I am not really a sports enthusiast. I do watch a lot of basketball and I love UGA football, but I don’t know much about the logistics of the game. I do love a good competition, though, and I really, really love Latin… thus, March Madness, Latin style, also known as Martia Dementia.
I used Martia Dementia in Latin I CP last year, and I’m using it again this year with the same class now that they are in Latin II. I actually wasn’t planning to do this again for whatever reason, but some of my students asked about it today. They all really enjoyed it last year, and I am all about anything that gets them to have fun while using Latin.
Here’s how we did it. Our awesome librarians printed a large poster of a blank single-elimination blind draw bracket for me from Print Your Brackets. I kept this poster on the wall in my room and filled in the bracket as we progressed through the tournament. You could also print the seeded bracket, but I would randomly seed students for this (e.g. draw a name for 1 seed, 2 seed, and so on). I then had students claim a character from CLC Unit 1. I kept track of who represented whom in a Google spreadsheet.
Once we did that, I randomly assigned matches to students. Once they saw their opponent for the first round, they got to work on answering this question in Latin: “Why is your character more likely to survive the eruption of Mt. Vesuvius than your opponent’s character?” They were tasked with answering this in one sentence.
I gave them sentence starters (_______ supererit quod…) and we brainstormed vocabulary that they might want to use (fortior, callidior). This was a great way to practice using comparatives and superlatives in a fun context.
I gave them about 15 minutes to work on this in class. Then the next day we held the first round. Students faced their opponents in the front of the room and explained in Latin why their character would survive the eruption. Once each “match” was completed, the students voted anonymously on who had won – although, as with all decisions in my classroom, I have the final say (this is also known as the “I am in charge of everything” rule). We played one round of the tournament each day, so it only took about three or four days total for the entire activity, using between 5 and 20 minutes (depending on the round) in class each day.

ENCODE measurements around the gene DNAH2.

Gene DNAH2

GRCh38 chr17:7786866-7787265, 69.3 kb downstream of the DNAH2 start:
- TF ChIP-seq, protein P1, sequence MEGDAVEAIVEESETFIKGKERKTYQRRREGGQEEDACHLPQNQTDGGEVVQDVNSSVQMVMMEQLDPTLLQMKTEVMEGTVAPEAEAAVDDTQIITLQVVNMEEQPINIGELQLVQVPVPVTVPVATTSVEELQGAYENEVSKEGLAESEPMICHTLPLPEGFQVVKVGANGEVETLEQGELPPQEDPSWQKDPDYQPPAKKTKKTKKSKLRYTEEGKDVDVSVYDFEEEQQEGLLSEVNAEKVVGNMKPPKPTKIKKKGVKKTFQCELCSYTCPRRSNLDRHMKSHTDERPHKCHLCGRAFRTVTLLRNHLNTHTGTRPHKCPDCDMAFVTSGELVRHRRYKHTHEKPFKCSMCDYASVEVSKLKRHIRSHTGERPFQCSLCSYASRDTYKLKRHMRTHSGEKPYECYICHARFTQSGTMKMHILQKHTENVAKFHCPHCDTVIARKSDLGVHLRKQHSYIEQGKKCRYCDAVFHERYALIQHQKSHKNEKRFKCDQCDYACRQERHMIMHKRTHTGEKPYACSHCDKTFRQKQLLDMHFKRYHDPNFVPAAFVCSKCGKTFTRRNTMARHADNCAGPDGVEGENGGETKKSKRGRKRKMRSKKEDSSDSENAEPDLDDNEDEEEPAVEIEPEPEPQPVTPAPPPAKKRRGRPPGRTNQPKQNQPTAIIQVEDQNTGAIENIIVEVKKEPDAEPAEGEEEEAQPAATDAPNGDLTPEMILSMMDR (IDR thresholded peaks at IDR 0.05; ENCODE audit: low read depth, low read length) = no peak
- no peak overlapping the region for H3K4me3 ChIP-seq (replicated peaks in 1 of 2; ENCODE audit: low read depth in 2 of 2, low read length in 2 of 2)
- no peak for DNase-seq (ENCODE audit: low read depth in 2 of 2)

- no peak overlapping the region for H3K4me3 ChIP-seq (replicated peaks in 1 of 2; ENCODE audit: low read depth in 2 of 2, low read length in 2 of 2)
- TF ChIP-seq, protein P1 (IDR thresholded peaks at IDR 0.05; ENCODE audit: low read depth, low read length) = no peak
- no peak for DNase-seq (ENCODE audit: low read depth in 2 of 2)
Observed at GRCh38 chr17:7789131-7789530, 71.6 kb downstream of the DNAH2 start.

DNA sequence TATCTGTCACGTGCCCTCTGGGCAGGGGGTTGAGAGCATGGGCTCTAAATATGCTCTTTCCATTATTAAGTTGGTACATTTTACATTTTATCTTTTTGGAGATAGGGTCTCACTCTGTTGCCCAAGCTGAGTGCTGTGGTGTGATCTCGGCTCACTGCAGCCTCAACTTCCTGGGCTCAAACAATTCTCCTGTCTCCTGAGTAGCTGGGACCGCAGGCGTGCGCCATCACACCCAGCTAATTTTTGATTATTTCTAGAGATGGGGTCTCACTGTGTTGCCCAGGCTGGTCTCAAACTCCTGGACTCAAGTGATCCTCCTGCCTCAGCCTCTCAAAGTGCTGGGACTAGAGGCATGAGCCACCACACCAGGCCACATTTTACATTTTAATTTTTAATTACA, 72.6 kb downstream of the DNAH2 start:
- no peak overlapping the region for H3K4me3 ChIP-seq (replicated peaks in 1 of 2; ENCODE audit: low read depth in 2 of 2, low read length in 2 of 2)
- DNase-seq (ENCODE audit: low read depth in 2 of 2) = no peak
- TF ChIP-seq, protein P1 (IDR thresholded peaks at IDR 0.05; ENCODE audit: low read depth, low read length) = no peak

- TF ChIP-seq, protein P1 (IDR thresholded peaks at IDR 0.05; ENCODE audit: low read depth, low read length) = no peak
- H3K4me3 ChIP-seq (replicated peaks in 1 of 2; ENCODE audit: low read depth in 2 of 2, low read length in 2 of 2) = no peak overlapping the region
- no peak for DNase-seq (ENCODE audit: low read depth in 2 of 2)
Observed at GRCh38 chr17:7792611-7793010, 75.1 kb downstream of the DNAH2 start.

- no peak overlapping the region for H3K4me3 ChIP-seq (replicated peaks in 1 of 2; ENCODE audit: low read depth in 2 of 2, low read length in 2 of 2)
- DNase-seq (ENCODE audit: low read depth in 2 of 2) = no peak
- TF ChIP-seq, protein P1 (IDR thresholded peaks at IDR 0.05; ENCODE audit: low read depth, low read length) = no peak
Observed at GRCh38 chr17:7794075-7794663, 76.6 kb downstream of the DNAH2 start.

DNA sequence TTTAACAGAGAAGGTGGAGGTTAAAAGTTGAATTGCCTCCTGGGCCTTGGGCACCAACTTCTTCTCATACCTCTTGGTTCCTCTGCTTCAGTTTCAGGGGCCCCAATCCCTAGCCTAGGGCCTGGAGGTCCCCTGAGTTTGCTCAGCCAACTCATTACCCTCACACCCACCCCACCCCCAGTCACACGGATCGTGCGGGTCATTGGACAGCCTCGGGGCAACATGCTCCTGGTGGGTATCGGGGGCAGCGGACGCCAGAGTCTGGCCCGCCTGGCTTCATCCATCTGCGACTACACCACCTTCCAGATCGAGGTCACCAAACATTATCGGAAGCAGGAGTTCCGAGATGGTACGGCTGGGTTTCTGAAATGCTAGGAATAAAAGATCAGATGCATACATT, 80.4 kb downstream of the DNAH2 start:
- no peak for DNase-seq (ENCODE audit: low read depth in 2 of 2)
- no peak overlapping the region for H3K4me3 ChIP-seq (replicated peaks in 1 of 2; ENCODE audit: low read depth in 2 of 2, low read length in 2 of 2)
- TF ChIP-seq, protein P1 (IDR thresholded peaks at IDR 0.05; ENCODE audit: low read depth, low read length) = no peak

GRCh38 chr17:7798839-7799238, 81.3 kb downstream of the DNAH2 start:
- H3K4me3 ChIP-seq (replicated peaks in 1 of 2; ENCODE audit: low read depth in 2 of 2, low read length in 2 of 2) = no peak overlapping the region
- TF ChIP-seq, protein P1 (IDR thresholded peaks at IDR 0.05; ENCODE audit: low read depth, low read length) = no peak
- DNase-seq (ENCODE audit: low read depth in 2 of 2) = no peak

One thing I was really worried about with this activity was that students would try to pull the thing that I always did in elementary school when we played dodgeball: purposefully trying to get out early to avoid having to play. I was pretty pleasantly surprised that each student really did try hard to win their match, and they were excited to come up with new sentences to beat their next opponent.
This year, we are bringing Martia Dementia back, but we are using (mostly) the characters from Unit 2, while bringing a few Unit 1 characters back from the dead. Our question this time is “Who would survive the vias periculosas of Alexandria?”
I think you could play Martia Dementia using any number of premises: FVR books, historical figures, mythological creatures/figures, etc. It really just depends on your class and their interests.
A final consideration: I don’t grade this event. It’s just something fun for us to work on in class. If I did grade it, it would be a classwork/daily work grade.
In other Latin March Madness news…
- We are doing another version of March Madness in Latin II CP. This version is “real” March Madness. One of my students requested that we make a class bracket, and after doing a quick poll with the class, I approved. The catch was that they had to justify their choices in Latin. To facilitate this process, I split the class into four groups, each one choosing a region. Each group will complete the bracket for their region, and we will decide the Final Four and championship outcomes together. The groups have to turn in a list of sentences justifying each choice. Now, some of my kids aren’t that into basketball, and they are not going to be able to give an eloquent Latin explanation of why they made each choice. This is where I think you have to have a little fun with things like this. They are free to justify their answers however they wish. If they like the mascot better, fine. If they just dislike a certain school, fine. As long as they can explain their choice in Latin, I’m happy. To help them out, I gave them some sentence starters they can use if they want (____ est melior quam ____ quod…; ____ vincet quod…), and we (again) brainstormed vocabulary (fortis, longus, etc.).
Each group must submit their sentences before I enter our class bracket into…
- The Latin Club March Madness tournament. I had this idea yesterday morning, and I’m pretty excited about it. We are hosting a Latin Club March Madness group through the ESPN Tournament Challenge website. I emailed the kids about it and put up flyers with a QR code to the site and the password for the group. So far, we’ve got 30 students signed up. We can’t play for money or prizes per our school rules, but I’ve got designs to start a small “Hall of Fame” in my classroom for the winner. I’d really like to make this an annual tradition. It’s one of those things that might not be directly Latin-related, but it’s something fun that builds community and fosters friendly competition.
Let me know if you have questions about how to set any of this up.